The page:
- This ‘scientist’ learned what women find attractive by A/B testing his beard on Tinder 3 Months Ago
- Laura Ingraham mocks Rep. Ilhan Omar’s accent in audio clip Sunday 5:46 PM
- #ExposeChristianSchools goes viral after Karen Pence and Covington Catholic School uproars Sunday 4:37 PM
- People have started laundering money on Fortnite Sunday 3:03 PM
- Cardi B claps back at Tomi Lahren’s sarcastic tweet Sunday 1:25 PM
- Twitter may have exposed Android users’ private tweets Sunday 12:13 PM
- Leave Me Alurn is the ‘SNL’ product we wish existed in real life Sunday 10:06 AM
- How to watch ‘Charmed’ online for free Sunday 9:00 AM
- How to watch Patriots vs. Chiefs online for free Sunday 8:15 AM
- This is the ‘Star Wars’ VR experience you’re looking for Sunday 8:00 AM
- ‘Salt Fat Acid Heat’ takes viewers on a journey through the four building blocks of a great dish Sunday 7:00 AM
- How to tell the deep web from the dark web Sunday 7:00 AM
- How to watch the Saints vs. Rams online for free Sunday 6:15 AM
- How to watch ‘Supergirl’ online for free Sunday 6:00 AM
- How to stream the NFL conference championship games Sunday 5:00 AM
The policy goes into effect Oct. 23.
Users of gaming chat app Discord will soon be unable to sue the company, according to an update to its terms of service. News of the change quickly spread online Thursday after Twitter users noticed the alteration on Discord’s website.
Hey, so apparently Discord decided to quietly update their TOS with a clause that says you must forfeit your right to sue them or take part in a class-action lawsuit.
— Vivian aeon! (@aeonlamb) October 18, 2018
“Hey, so apparently Discord decided to quietly update their TOS with a clause that says you must forfeit your right to sue them or take part in a class-action lawsuit,” Twitter user @aeonlamb wrote.
The update comes just one day after Discord announced the launch of its beta gaming marketplace, which features more than 60 games for sale.
In a section of the terms of service titled “Dispute Resolution,” Discord asserts that “most disputes can be resolved without resorting to arbitration.” Any Discord user wishing to raise issue with the company must now provide “notice of the dispute,” which includes “a brief, written description of the dispute, the relief requested and the contact information of the party giving it.”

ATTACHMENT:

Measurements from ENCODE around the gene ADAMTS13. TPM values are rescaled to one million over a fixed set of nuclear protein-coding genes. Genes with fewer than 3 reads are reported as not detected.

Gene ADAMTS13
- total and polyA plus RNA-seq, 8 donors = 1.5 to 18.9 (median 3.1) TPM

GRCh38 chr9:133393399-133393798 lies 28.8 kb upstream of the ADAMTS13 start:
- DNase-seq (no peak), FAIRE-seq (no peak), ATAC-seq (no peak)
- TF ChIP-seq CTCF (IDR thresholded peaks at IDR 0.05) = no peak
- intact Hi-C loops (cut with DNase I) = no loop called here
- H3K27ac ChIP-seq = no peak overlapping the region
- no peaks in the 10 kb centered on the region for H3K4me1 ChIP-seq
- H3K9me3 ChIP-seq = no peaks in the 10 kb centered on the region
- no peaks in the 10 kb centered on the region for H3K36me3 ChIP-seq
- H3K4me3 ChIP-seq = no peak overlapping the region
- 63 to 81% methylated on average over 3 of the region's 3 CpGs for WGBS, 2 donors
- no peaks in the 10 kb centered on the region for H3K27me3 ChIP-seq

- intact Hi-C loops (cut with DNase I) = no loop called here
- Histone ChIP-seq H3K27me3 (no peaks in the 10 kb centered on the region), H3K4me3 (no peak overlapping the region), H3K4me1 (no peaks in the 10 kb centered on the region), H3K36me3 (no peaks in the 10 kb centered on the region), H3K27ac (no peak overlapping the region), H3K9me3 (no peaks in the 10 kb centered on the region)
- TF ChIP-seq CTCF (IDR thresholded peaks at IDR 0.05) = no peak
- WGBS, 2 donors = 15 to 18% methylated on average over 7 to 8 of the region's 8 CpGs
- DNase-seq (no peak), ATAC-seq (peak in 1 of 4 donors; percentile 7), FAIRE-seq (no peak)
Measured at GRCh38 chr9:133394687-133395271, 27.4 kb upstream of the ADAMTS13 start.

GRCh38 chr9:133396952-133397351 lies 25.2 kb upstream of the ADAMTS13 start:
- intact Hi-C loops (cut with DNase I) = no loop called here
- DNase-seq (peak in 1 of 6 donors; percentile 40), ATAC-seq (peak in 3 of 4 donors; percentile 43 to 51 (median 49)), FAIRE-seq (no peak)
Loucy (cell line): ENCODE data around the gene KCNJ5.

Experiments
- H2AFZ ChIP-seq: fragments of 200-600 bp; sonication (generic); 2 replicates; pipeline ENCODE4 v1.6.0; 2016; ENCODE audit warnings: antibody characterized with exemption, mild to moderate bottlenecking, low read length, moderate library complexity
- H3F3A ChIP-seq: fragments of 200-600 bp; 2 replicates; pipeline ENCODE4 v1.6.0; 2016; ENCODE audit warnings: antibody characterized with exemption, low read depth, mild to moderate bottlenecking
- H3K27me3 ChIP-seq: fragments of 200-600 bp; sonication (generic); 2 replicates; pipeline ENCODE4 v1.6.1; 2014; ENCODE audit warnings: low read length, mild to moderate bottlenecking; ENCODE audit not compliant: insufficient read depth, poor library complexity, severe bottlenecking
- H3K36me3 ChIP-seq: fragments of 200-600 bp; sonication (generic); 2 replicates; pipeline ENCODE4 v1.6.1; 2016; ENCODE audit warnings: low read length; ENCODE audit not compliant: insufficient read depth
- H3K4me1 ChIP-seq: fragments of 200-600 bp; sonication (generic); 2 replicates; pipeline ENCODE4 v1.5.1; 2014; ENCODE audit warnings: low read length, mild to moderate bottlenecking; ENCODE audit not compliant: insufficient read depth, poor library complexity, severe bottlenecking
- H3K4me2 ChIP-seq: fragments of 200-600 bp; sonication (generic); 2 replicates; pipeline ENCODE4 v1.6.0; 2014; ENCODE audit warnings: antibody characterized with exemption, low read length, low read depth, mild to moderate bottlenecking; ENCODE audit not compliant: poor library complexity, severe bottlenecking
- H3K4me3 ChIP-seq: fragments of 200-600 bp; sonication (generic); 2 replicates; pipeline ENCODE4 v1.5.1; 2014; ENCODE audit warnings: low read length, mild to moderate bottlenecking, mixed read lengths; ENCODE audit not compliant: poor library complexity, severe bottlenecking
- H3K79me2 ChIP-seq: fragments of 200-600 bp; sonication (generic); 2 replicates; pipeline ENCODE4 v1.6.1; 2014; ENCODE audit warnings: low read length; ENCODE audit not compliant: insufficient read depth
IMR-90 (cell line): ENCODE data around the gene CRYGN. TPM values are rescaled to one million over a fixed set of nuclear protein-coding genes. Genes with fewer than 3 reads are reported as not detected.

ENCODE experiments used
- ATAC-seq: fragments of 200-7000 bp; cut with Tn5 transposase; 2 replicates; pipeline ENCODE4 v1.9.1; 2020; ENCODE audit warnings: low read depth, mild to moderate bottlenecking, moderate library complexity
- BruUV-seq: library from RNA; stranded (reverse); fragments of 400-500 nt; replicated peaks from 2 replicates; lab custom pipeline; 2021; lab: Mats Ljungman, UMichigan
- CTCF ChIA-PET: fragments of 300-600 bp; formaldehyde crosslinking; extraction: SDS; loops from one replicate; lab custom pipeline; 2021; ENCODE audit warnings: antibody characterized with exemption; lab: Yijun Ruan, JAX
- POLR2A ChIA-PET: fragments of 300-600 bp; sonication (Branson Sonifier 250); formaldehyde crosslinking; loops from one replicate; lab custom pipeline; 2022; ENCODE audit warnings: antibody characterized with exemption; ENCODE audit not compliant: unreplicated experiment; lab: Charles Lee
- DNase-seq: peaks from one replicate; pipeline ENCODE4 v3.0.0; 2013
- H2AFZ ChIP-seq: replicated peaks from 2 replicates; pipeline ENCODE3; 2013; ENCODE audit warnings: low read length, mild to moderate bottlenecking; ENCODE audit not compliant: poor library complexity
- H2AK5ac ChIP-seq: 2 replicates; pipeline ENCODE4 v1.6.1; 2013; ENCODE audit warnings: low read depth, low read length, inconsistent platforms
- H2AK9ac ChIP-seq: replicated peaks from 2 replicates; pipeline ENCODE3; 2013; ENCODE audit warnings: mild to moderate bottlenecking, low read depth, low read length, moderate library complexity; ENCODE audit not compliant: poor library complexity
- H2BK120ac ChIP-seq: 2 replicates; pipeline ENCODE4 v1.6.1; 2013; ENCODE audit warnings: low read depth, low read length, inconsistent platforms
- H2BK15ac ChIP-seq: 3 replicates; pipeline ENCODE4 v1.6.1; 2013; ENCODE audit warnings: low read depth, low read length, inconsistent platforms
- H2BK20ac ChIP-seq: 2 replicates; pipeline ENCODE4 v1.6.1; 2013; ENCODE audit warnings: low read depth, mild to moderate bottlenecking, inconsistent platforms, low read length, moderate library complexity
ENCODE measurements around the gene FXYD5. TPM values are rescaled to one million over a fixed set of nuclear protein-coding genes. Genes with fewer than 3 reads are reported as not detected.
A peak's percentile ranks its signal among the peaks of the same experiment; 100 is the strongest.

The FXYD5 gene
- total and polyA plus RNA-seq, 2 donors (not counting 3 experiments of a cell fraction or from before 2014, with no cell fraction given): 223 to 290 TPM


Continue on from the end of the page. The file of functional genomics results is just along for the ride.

“The parties agree to use their best efforts to settle any dispute, claim, question, or disagreement directly through consultation with one another, and good faith negotiations shall be a condition to either party initiating a lawsuit or arbitration,” the policy states.
If a dispute cannot be resolved, Discord users must then rely on “binding arbitration,” an alternative form of dispute resolution outside of the court system.
The policy goes into effect on Oct. 23. Those wishing to opt out will have 30 days to send a notice to Discord.
“If you do not opt out via this method, you will be bound to arbitrate disputes in accordance with the terms of these paragraphs,” the provision states. “If you opt out of the provisions requiring arbitration, Discord will not be bound by them either.”
During a discussion on the issue on Discord’s Reddit page, one user stated that the new change would essentially shield the company if, for example, user data was compromised.
“Without the ability to congregate for a class action lawsuit, if Discord ever leaks your data or does something catastrophically bad to a large portion of the population you have no way to representatively sue together without each of you individually suing via the arbitrator,” Reddit user gravityfallsfantastic said.
In a lengthy reply, a Discord employee explained the company’s reasoning while defending its dedication to “user privacy.”
“The reason that there’s a arbitration agreement in our terms of service is that there have been a continuously increasing raft of class actions and firms that look for companies that are susceptible to class actions,” the employee wrote. “When class actions are successful, the lawyers get millions, and each user gets, on average… anywhere from ten cents to a couple dollars.”
Citing examples of “frivolous class actions,” the employee further argued that while such lawsuits can be just, the practice has led to a system where “bottom-feeder lawyers sue just about any company at every opportunity.”
The post still encouraged users to opt out if they felt inclined.
“You won’t be penalized in any way if you do so,” the employee wrote. “You’re exercising a right that you absolutely have the right to exercise.”
Discord did not immediately respond to the Daily Dot’s request for comment.
Companies including credit reporting agency Equifax and cereal-maker General Mills have faced backlash in recent years for introducing similar clauses in their terms of service.
Mikael Thalen is a freelance journalist based in Seattle, covering all things technology, including social media, data breaches, hackers, and more.